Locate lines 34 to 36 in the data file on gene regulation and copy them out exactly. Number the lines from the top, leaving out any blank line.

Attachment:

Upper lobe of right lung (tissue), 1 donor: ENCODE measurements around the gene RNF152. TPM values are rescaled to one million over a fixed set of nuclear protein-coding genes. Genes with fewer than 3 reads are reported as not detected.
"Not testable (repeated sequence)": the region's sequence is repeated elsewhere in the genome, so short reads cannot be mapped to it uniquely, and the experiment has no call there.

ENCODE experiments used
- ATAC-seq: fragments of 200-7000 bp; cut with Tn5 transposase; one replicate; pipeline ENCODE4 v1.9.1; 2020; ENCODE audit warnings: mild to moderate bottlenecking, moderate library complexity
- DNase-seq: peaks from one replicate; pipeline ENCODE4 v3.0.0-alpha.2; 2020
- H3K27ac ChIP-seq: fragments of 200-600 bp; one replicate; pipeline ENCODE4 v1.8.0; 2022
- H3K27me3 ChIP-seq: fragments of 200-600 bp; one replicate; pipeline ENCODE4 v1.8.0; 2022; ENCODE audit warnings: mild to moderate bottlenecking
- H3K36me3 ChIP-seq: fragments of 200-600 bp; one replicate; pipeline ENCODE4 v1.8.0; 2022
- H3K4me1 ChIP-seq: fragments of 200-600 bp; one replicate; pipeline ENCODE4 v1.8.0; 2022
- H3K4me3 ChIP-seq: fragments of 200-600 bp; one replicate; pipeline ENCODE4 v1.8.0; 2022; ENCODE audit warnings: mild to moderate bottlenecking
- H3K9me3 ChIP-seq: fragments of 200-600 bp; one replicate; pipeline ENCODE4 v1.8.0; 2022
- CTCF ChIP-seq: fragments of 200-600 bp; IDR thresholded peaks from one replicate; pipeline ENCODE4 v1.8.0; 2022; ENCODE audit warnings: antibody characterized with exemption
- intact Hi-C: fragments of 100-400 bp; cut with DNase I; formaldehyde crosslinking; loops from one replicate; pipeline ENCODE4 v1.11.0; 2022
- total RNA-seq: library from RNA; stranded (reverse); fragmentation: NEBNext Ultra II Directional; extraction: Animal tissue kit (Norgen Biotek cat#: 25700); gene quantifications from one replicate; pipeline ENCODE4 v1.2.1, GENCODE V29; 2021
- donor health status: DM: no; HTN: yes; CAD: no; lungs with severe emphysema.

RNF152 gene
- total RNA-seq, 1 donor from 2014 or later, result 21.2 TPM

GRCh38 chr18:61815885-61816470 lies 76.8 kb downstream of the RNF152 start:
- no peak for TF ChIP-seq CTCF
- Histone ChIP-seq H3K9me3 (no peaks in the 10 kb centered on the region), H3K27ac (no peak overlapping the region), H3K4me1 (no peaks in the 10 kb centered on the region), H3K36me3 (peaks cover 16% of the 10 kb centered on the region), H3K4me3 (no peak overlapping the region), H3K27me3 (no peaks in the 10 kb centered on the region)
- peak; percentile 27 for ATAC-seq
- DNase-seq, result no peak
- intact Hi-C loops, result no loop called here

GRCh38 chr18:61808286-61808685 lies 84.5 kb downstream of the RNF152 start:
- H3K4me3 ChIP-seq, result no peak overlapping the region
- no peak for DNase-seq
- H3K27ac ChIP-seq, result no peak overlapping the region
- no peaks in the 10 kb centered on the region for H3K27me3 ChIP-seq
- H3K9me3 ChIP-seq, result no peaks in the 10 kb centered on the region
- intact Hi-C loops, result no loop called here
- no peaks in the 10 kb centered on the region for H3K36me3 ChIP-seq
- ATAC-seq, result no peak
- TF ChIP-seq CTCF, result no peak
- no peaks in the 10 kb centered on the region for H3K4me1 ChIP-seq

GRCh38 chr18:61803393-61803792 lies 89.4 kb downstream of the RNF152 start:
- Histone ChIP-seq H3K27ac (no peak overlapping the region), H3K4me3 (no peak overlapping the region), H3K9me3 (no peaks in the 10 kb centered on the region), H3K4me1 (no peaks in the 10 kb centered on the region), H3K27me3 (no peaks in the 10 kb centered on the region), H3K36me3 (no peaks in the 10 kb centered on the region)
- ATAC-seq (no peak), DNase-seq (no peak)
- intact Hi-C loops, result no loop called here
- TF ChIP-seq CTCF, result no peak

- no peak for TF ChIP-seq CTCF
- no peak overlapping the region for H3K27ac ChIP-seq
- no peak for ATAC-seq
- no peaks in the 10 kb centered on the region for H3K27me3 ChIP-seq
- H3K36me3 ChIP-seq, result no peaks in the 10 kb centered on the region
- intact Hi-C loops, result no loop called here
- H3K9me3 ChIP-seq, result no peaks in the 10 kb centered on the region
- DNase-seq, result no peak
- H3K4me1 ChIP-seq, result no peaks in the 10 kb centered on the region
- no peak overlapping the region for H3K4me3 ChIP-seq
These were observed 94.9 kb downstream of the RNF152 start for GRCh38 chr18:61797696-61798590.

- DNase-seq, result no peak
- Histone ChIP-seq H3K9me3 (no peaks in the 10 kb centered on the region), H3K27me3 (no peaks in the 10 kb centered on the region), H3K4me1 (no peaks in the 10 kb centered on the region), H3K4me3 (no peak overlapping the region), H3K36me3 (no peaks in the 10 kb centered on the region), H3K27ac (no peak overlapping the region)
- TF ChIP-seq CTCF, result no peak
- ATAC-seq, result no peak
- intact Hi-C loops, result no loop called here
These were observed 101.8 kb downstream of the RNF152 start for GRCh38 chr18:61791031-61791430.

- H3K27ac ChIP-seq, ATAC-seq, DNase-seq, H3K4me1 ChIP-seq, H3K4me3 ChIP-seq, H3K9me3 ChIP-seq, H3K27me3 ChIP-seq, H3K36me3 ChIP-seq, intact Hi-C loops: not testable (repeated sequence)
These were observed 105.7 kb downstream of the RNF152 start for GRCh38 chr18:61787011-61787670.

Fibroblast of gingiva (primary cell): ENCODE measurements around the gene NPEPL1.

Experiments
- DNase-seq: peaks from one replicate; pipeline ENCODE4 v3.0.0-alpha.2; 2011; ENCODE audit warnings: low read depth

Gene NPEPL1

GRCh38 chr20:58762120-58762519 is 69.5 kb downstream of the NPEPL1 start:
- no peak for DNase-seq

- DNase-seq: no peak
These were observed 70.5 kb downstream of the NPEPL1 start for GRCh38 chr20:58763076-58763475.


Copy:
- no peaks in the 10 kb centered on the region for H3K4me1 ChIP-seq

GRCh38 chr18:61803393-61803792 lies 89.4 kb downstream of the RNF152 start:
- Histone ChIP-seq H3K27ac (no peak overlapping the region), H3K4me3 (no peak overlapping the region), H3K9me3 (no peaks in the 10 kb centered on the region), H3K4me1 (no peaks in the 10 kb centered on the region), H3K27me3 (no peaks in the 10 kb centered on the region), H3K36me3 (no peaks in the 10 kb centered on the region)